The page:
Cycling - Recovery: The Key to Better Performance

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Cycling – Recovery

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It’s said that recovery is as important as training and this is very true.

The time spent off the bike recovering is as vital to any rider as the time spent training. If you miss the opportunity to repair muscle damage, you can be left with more than just aching legs.

Recovery has increasingly become a focus of science in sport. We treat so many patients that have over trained and haven’t recovered properly. Their form gets worse and it becomes a vicious circle – it is so easy to think that because of a dip in form, you must train harder. This is the mistake. This method can quite easily cause or aggravate an injury.

Muscles don’t behave normally when they’re tired. If you’re tired, you often over compensate other areas to make up for other muscles. This is when you can aggravate or even cause damage elsewhere.

The reality is, fitting training around an ordinary lifestyle makes you naturally more susceptible to injury. Often we don’t allow correct recovery times and methods because we have other responsibilities. The chances are, if you are a competitive cyclist with a busy social/work lifestyle, you will have already experienced more than one symptom of “over-training”.

There are many tricks that we can use along the way, in an attempt to help recover.

Nutrition is key and can have a direct effect on muscle soreness. Here are a list of useful nutritional tips, all aimed at helping recovery:

  • Cherry juice has a high antioxidant potency, along with its anti-inflammatory properties, making it beneficial. It has also been found to have notable benefits on muscle damage. It’s been shown to reduce muscle pain and reduce loss of strength over several days of intensive training.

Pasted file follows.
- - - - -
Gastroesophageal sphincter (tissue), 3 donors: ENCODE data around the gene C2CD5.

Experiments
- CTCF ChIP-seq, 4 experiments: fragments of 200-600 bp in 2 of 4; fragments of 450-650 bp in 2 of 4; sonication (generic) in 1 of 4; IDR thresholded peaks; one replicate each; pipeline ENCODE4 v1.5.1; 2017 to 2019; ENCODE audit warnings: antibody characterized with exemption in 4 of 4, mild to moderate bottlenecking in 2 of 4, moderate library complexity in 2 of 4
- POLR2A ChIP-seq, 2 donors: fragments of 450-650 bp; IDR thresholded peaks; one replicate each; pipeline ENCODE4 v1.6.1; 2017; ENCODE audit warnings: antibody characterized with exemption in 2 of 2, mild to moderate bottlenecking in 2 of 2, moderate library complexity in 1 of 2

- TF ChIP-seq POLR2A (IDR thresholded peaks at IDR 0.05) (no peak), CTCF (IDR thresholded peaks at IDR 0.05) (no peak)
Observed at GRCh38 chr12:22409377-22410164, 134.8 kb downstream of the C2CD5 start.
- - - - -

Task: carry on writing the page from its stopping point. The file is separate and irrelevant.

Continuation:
• Beetroot juice can boost your stamina and VO2max owing to high levels of nitrate. Some are even calling it the new EPO.
  • Watermelon is high is glycogen replenishment, something your muscles cells rely heavy on after exercise. Its high water content will also rehydrate you and replenish electrolytes.
  • Fish contains oils that can have a notable effect on recovery. The omega-3 polyunsaturated fatty acids are able to increase the oxygen intake of damaged muscles and generally lower fatigue.
  • While professional supplements are more likely to provide the correct ratios of carbohydrates and proteins, standard supermarket milk has often been found to be similarly effective.
  • Fresh tropical fruits such as pineapples, passion fruits and mangos are known to have anti-inflammatory and antioxidant potency to reduce muscle damage after a session.
  • Tablets containing supplementary antioxidants and vitamins can help the recovery process when used alongside a healthy diet. The antioxidants can help counter the muscle damaging effects of free radicals produced during exercise.

Sleep is also another successful way to recover, with Olympic silver medallist, Rob Hayles, admitting to sleeping well over 12 hours a night. Many Professional cyclists are now looking toward sleep for marginal gains. Team Sky opt to take all their athletes’ beds on tour with them when they compete.

For the average person, we lead busy lives. Therefore, it is important to think less about fitting training around work, and more about fitting life around recovery. If you have a busy life, train less.

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